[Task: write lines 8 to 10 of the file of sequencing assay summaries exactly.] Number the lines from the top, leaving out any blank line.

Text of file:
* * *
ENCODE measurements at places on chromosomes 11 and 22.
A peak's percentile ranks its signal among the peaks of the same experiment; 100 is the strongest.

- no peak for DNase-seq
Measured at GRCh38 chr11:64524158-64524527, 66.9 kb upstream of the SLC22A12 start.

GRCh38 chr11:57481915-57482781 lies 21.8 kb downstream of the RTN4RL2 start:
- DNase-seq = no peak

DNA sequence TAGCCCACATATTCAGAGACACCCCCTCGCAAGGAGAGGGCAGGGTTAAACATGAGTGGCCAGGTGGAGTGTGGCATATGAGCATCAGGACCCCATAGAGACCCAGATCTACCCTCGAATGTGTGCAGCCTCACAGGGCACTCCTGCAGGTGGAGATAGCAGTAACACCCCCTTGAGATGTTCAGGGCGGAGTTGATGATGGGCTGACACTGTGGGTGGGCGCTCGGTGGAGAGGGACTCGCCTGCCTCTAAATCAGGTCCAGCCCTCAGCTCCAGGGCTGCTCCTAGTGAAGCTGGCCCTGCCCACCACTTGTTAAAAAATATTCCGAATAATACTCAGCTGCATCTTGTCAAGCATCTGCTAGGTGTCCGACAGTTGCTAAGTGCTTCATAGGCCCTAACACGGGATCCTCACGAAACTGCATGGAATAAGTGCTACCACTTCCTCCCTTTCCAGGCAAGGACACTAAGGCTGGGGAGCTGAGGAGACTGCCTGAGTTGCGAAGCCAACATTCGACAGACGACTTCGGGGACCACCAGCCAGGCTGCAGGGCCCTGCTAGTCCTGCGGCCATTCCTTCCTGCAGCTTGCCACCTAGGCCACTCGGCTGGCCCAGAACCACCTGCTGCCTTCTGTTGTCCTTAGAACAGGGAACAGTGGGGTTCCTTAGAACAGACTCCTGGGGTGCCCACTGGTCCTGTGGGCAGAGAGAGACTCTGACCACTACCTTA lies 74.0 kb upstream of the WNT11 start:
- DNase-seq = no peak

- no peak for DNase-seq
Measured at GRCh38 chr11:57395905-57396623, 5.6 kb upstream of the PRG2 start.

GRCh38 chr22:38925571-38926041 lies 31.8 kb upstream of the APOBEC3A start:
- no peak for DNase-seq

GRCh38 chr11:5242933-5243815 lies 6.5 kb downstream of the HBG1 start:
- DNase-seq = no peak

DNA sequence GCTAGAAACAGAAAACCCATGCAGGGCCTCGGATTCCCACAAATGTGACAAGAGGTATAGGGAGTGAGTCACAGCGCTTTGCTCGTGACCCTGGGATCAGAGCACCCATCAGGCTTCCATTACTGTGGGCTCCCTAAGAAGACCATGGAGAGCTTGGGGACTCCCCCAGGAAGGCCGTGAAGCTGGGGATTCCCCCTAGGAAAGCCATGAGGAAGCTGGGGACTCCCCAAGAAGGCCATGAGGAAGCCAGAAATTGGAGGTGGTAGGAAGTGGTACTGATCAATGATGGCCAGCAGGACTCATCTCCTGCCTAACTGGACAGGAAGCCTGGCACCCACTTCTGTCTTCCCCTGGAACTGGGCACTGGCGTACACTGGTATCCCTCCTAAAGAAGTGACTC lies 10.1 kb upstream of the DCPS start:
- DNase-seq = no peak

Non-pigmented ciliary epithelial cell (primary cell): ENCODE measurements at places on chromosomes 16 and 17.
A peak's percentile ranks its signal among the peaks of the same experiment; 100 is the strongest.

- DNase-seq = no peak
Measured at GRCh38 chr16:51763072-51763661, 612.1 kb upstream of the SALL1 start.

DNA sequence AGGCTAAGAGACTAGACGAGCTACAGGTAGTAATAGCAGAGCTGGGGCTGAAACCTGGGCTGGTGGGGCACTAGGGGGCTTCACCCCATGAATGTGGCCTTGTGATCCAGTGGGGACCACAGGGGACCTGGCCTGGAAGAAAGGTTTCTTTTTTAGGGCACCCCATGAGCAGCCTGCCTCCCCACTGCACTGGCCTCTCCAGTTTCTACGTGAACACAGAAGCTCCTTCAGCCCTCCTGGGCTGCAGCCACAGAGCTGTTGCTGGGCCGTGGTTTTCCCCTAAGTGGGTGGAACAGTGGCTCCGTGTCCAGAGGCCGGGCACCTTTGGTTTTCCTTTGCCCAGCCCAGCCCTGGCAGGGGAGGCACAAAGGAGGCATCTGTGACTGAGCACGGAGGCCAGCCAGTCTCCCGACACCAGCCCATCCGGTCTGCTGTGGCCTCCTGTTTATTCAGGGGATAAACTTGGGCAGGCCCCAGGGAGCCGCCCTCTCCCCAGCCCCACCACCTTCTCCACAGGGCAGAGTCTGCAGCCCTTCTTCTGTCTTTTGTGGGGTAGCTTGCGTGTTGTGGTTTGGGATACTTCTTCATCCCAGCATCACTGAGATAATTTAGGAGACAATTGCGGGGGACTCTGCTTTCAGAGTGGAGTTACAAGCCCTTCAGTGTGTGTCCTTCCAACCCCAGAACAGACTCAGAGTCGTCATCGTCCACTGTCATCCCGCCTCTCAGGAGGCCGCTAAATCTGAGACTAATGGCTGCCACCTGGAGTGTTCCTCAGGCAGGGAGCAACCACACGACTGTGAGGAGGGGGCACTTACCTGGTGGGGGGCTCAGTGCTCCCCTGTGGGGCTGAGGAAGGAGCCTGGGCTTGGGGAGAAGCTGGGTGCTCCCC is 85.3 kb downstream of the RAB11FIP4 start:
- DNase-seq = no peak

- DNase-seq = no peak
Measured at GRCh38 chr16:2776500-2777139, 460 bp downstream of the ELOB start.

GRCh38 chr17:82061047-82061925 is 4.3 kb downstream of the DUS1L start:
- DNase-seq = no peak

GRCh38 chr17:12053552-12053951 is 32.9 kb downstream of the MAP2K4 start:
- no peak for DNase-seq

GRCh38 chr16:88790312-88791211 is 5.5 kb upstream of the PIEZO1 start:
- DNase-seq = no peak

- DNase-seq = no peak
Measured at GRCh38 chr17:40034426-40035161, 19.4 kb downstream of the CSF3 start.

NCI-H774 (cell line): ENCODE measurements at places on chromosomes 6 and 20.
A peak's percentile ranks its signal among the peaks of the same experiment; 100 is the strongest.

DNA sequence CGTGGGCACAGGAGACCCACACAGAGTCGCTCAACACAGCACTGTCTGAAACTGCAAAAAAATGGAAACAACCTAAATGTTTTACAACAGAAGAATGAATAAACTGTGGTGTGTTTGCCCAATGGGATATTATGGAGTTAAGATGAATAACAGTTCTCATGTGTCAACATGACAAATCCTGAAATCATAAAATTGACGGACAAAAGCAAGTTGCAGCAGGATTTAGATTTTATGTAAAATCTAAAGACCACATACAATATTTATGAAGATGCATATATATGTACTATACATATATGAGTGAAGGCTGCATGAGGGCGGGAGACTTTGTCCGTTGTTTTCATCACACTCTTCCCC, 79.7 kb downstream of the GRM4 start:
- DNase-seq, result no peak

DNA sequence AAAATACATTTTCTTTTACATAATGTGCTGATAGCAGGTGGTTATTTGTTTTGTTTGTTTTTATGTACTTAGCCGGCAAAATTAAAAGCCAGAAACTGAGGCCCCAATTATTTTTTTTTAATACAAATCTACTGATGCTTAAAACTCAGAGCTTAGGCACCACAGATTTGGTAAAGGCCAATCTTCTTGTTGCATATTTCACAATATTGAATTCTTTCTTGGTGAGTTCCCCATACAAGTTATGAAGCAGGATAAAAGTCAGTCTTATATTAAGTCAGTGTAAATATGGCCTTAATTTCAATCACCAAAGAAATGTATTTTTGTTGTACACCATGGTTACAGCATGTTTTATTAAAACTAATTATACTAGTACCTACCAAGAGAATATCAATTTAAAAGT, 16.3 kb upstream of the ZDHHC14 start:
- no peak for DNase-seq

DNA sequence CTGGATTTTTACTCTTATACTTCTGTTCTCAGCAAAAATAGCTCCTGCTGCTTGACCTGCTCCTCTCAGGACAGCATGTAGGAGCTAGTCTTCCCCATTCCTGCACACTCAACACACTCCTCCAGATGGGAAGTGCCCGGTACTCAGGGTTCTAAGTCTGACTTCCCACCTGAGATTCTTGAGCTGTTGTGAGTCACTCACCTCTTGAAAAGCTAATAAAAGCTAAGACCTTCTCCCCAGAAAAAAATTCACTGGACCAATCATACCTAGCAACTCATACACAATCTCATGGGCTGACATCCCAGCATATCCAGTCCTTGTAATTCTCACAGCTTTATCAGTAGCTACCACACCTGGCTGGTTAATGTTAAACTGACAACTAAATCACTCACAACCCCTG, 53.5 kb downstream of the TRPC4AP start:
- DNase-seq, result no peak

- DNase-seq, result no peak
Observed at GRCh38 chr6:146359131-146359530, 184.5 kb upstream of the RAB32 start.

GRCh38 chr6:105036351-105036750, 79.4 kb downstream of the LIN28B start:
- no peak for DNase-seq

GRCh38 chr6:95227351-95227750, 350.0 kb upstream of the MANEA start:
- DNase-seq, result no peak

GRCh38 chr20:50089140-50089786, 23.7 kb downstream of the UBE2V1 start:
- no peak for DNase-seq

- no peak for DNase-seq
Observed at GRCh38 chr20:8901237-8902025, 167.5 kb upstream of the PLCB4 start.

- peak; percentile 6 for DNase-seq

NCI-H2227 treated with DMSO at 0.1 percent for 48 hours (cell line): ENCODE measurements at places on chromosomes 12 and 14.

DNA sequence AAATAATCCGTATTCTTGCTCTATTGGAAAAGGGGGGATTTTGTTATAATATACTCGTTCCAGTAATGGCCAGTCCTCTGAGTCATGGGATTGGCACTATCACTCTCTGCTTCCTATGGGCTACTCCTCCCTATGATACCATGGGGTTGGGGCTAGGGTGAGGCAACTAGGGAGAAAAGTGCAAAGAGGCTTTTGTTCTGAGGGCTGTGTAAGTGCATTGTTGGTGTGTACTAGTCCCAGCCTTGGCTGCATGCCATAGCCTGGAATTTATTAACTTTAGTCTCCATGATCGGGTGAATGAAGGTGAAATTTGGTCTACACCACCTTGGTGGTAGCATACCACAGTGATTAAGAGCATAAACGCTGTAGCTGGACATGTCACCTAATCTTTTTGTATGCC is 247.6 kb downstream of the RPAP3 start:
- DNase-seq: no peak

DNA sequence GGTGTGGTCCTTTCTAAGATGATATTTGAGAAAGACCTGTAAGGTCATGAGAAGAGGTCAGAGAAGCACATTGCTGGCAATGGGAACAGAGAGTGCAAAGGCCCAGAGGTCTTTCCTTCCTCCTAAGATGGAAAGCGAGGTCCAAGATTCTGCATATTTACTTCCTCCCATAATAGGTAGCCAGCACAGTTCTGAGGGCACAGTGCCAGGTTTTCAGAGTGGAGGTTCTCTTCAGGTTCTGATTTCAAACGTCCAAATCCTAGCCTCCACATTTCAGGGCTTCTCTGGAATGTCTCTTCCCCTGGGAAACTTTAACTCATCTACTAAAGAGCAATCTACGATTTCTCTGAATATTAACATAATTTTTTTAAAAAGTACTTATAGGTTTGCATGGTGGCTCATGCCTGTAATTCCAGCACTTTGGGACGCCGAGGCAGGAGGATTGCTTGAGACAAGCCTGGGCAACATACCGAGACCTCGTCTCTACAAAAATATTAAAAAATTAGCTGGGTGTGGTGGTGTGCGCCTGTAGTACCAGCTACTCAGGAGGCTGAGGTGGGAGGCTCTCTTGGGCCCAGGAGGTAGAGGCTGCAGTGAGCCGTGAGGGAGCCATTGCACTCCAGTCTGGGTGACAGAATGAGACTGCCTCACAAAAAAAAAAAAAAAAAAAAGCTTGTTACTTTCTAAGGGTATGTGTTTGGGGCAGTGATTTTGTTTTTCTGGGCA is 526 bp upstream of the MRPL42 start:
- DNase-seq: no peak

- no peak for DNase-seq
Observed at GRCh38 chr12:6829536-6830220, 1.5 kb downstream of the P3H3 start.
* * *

- DNase-seq = no peak

- no peak for DNase-seq
Measured at GRCh38 chr11:57395905-57396623, 5.6 kb upstream of the PRG2 start.